Once the good ol’ closet cleanout is done, it’s time to go shopping! Consignment shopping of course – you had to know that was coming! You see, I like nice clothing but my budget doesn’t always support that habit, so buying gently-loved clothes is a win for my bank account. Not to mention more environmentally responsible. Again, The RealReal is my go-to because they have strict condition requirements so I can get like-new designer stuff for a fraction of the retail cost (most of which I could never justify to myself). I’ve had a few really good finds there, like my much-worn Helmut Lang shift – for $11(!) – and the Akris Punto tank I featured a while back.
Shop For The Long Haul
Now, sometimes you just don’t have weeks to wait around for someone to consign the perfect pair of pants in your exact size, so buying brand-new stuff is unavoidable. When that’s the case I have two strategies for soothing my conscience and my wallet. One – try to find pieces that I can get as many wears from as humanly possible. Easier said than done in the age of fast fashion, but there are a few things I look for to help make it possible:
Basics that won’t look dated too fast – I’m honestly not all that bothered by staying current with fashion trends (I’d rather spend my energy on other things) but I also don’t want to look like I time-traveled from 1995. So in general, for me that means no crazy detailing, nothing with text or novelty prints, and silhouettes that are flattering on my shape.
Alteration-friendliness – Being 5’2″ means I need to alter a lot of clothes in the first place to get a good fit, and I also like to have the option in case of weight fluctuations (hey, it happens). With that in mind I try to stay away from intricate seaming and complicated embellishments. Also, pants with zippers at the ankle are the actual devil.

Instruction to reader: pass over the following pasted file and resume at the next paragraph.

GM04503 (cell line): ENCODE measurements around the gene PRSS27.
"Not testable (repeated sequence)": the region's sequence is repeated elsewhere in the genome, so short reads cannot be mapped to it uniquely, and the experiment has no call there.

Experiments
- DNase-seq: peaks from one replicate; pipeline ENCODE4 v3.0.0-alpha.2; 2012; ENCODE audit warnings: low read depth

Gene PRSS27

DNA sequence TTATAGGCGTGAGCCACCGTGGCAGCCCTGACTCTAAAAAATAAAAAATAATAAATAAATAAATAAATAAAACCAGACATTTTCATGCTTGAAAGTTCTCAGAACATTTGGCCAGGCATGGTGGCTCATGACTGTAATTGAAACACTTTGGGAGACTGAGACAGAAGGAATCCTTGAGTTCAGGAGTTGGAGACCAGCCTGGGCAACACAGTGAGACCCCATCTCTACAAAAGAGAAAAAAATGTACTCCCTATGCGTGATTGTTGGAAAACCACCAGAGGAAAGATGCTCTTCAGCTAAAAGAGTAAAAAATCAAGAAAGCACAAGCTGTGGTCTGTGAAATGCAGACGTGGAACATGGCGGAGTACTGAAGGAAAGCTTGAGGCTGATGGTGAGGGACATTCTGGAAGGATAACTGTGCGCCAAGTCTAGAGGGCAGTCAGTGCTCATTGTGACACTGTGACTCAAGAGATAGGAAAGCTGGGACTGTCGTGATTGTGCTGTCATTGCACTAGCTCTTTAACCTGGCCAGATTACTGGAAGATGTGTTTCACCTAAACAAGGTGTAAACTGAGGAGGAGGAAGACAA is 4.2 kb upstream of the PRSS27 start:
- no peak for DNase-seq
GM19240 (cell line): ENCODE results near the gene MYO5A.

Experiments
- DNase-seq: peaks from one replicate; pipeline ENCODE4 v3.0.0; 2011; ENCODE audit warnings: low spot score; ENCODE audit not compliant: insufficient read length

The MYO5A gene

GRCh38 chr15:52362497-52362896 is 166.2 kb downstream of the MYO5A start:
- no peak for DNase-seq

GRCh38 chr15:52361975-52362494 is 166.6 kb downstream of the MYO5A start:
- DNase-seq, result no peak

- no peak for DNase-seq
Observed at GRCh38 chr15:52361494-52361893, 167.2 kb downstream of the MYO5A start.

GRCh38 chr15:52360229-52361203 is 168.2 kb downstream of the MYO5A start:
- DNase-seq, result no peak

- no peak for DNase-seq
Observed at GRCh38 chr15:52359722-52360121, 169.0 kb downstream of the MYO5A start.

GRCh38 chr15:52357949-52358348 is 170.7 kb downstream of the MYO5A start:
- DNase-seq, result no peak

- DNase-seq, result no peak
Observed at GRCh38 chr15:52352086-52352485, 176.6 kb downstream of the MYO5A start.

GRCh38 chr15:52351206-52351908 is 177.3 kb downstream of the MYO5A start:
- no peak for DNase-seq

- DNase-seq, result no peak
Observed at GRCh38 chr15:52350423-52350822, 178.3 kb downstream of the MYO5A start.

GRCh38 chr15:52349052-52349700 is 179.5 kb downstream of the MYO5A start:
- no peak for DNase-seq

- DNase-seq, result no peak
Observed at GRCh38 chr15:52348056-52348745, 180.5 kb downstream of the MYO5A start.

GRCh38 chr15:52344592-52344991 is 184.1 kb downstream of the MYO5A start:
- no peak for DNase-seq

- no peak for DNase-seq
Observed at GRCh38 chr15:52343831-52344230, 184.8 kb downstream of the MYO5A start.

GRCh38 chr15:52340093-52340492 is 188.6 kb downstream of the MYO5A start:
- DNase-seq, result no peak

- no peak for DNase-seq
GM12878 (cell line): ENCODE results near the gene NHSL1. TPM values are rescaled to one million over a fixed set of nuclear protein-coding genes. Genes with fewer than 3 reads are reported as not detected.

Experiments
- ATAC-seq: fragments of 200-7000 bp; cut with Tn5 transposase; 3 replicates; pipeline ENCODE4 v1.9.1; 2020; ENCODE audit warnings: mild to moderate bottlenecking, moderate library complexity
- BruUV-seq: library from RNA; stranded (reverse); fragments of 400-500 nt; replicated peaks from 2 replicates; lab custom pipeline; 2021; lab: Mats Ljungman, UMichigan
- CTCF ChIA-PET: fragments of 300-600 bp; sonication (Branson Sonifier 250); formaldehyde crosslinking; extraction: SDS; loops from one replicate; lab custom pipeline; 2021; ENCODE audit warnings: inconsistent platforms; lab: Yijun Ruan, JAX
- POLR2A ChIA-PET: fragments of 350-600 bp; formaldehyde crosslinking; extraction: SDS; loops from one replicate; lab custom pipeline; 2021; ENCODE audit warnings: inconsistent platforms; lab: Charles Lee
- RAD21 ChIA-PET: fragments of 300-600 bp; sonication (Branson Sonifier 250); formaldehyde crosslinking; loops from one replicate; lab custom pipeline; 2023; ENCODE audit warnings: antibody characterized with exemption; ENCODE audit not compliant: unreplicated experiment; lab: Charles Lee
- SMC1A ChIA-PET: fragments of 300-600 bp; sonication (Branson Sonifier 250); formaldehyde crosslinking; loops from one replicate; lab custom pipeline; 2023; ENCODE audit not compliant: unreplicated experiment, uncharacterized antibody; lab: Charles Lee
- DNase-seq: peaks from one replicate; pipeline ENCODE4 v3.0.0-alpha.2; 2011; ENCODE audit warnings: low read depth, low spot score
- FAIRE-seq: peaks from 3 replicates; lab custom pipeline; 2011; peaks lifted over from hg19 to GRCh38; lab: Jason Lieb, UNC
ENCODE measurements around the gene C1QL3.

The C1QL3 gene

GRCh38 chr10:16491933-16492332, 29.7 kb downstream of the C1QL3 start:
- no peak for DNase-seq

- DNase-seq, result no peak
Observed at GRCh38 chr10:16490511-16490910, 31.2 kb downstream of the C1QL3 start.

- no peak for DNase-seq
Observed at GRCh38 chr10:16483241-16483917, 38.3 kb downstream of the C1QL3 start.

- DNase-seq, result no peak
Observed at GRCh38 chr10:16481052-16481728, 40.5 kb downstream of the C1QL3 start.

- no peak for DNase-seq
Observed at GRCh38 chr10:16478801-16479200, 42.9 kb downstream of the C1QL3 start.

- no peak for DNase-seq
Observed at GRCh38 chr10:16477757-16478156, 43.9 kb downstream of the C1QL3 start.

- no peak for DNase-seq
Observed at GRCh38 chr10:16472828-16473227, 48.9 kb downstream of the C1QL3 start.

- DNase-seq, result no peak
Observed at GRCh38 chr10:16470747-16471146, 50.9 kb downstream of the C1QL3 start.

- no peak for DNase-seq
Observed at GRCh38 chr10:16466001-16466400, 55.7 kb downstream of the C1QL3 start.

Great craftsmanship – I feel like finding high-quality, durable clothes is a lot harder than it used to be but looking at things like fabric content, stitching and details helps. There’s a great post on Into Mind that does a really good job of breaking it down, so I’ll just point you that direction.
The other thing I’ve been paying more attention to in the past couple years is companies that use fair trade and sustainable manufacturing practices. It can be tough because a lot of brands don’t have a ton of transparency in their supply chains, but it’s getting easier now that more people are starting to demand it. You’ve probably heard all you care to about my recycled Rothy’s shoes by this point, so here are a couple other brands that I think are doing really well in that area:
Poppy Barley – I bought my Poppy Barley custom fit knee-high boots about three years ago (review here), and I’m still in love. The materials and craftsmanship are excellent, so they still look almost new. I wouldn’t hesitate to buy from them again knowing that not only do they make great products, but they’re also serious about providing fair wages, benefits and working conditions for their suppliers.
prAna – I mentioned my prAna Sage Joggers recently in my post on pretty bike things, and since then I’ve also gotten their Briann pants. Both are super comfy (my main requirement for all clothes), and the company is very open about their commitment to sustainability.
Are you doing a closet refresh for this fall? What are your favorite tricks for making the seasonal wardrobe switchover a little more eco-friendly?